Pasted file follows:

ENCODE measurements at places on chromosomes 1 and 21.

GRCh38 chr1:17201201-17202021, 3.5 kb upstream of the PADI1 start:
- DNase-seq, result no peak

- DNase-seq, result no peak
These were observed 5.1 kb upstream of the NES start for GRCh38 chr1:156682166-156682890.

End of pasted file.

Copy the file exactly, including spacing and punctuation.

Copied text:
ENCODE measurements at places on chromosomes 1 and 21.

GRCh38 chr1:17201201-17202021, 3.5 kb upstream of the PADI1 start:
- DNase-seq, result no peak

- DNase-seq, result no peak
These were observed 5.1 kb upstream of the NES start for GRCh38 chr1:156682166-156682890.